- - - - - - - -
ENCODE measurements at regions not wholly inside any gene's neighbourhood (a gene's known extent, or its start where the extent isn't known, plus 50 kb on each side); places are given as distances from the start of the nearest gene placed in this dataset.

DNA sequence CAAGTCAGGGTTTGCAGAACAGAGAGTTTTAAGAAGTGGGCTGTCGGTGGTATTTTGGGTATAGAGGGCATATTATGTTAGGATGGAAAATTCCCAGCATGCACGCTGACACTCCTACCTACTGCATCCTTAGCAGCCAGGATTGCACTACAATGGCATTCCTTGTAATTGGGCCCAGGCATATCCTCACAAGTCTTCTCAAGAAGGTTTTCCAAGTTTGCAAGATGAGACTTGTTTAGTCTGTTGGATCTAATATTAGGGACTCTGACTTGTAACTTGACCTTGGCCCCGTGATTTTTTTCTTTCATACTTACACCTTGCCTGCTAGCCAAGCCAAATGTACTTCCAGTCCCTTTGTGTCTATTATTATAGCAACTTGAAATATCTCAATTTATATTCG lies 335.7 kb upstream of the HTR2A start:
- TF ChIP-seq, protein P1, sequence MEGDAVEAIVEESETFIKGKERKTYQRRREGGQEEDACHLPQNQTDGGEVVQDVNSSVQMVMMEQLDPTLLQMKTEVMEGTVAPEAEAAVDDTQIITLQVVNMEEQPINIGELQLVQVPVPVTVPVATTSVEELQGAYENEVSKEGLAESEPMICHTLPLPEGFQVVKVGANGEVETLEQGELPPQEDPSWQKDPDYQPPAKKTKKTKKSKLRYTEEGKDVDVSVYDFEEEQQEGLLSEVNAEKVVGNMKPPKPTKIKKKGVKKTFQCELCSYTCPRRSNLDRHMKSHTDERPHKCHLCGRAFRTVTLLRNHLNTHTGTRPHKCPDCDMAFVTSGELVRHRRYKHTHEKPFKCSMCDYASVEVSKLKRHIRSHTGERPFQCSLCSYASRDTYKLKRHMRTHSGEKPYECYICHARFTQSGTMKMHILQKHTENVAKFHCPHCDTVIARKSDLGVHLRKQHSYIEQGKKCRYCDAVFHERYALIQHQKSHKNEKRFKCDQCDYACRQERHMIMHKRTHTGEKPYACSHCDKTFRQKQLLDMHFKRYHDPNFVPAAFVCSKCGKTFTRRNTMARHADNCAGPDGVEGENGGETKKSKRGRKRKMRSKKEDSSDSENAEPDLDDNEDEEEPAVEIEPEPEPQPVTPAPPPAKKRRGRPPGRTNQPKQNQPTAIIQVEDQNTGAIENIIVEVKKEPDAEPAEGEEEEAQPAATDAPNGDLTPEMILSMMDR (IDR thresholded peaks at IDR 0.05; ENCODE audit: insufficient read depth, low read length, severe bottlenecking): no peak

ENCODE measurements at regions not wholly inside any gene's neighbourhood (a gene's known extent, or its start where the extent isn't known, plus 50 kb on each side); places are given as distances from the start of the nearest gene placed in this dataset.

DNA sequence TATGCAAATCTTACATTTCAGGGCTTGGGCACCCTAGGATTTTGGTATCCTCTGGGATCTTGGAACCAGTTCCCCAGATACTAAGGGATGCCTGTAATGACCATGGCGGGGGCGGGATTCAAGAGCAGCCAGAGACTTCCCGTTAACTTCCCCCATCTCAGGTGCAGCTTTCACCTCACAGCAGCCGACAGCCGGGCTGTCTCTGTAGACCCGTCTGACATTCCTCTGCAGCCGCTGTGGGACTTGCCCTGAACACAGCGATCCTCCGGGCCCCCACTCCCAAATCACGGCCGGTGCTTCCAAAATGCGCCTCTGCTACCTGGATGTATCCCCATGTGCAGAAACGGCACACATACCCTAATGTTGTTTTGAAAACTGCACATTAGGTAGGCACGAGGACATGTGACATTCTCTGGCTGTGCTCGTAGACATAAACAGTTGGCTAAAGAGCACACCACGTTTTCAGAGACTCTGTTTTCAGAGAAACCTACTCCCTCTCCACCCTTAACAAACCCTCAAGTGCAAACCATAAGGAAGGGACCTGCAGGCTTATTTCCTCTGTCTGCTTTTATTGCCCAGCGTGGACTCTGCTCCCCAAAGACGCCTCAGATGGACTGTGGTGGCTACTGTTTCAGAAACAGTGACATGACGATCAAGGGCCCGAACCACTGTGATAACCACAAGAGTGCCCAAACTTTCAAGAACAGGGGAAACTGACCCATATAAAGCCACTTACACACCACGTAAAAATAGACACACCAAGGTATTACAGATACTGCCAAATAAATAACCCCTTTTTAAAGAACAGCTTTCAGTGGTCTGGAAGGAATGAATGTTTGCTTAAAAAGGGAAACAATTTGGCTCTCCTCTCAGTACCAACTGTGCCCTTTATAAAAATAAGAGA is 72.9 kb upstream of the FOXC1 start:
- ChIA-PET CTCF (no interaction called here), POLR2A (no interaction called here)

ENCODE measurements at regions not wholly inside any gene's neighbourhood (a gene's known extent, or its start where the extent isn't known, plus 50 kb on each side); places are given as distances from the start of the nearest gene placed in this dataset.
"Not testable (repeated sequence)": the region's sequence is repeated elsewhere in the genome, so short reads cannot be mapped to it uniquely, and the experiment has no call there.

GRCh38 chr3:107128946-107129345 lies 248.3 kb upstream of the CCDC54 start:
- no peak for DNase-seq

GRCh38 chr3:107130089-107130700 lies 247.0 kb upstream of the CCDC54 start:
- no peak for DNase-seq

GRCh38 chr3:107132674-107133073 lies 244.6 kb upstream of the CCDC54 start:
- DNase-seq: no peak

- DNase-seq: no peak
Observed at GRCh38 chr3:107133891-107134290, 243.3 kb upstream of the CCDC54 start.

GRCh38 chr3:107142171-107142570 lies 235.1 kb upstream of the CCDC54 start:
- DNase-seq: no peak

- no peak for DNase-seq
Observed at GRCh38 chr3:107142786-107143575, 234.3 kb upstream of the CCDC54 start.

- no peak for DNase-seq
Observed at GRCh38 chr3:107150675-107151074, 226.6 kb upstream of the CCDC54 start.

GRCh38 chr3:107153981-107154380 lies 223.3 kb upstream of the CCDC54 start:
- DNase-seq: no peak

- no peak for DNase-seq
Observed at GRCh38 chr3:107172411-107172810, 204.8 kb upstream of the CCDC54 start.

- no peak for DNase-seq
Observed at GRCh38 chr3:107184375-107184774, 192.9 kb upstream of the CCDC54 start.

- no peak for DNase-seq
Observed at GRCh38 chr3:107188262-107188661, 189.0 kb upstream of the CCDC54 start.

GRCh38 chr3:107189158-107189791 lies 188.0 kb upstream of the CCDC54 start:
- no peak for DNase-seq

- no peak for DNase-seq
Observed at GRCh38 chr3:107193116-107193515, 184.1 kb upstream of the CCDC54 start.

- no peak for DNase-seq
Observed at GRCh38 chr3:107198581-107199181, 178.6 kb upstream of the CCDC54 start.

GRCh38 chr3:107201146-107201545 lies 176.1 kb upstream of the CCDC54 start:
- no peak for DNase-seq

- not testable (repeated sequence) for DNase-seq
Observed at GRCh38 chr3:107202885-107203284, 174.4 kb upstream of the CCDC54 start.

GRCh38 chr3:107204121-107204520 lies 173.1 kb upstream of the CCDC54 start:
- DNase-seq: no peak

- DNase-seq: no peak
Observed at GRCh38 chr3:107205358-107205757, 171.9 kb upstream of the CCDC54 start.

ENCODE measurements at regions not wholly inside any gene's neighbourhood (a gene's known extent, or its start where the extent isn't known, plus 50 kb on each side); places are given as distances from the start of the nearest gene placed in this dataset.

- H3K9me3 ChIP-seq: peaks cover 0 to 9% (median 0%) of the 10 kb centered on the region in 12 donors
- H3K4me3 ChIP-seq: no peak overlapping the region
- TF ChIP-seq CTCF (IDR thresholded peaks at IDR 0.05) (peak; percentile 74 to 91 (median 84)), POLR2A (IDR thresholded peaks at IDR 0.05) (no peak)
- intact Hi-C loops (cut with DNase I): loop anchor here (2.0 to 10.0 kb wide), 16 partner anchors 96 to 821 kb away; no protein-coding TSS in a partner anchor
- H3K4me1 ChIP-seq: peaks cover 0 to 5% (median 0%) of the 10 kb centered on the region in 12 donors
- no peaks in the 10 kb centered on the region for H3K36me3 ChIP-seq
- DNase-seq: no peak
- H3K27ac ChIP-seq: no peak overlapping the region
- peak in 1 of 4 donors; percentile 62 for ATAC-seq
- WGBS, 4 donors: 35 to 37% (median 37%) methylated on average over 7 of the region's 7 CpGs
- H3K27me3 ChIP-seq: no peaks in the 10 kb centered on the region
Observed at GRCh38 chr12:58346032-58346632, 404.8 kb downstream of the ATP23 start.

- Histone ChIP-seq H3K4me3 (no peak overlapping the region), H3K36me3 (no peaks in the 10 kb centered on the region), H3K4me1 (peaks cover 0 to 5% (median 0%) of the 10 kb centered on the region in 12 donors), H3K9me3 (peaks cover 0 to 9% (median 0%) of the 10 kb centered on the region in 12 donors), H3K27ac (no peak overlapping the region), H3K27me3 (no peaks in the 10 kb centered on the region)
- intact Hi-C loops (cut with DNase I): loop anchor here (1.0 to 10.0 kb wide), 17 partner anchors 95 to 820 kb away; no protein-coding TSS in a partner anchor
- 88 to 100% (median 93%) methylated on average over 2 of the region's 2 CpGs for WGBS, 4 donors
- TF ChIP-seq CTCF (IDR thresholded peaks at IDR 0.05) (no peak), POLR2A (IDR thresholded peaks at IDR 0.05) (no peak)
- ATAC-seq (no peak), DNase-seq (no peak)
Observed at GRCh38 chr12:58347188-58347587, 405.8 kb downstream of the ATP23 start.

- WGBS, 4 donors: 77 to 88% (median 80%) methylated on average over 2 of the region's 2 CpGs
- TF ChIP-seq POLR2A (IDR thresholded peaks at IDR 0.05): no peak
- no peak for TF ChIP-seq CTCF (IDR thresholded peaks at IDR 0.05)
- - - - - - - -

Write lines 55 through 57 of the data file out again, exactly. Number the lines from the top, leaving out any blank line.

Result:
- WGBS, 4 donors: 35 to 37% (median 37%) methylated on average over 7 of the region's 7 CpGs
- H3K27me3 ChIP-seq: no peaks in the 10 kb centered on the region
Observed at GRCh38 chr12:58346032-58346632, 404.8 kb downstream of the ATP23 start.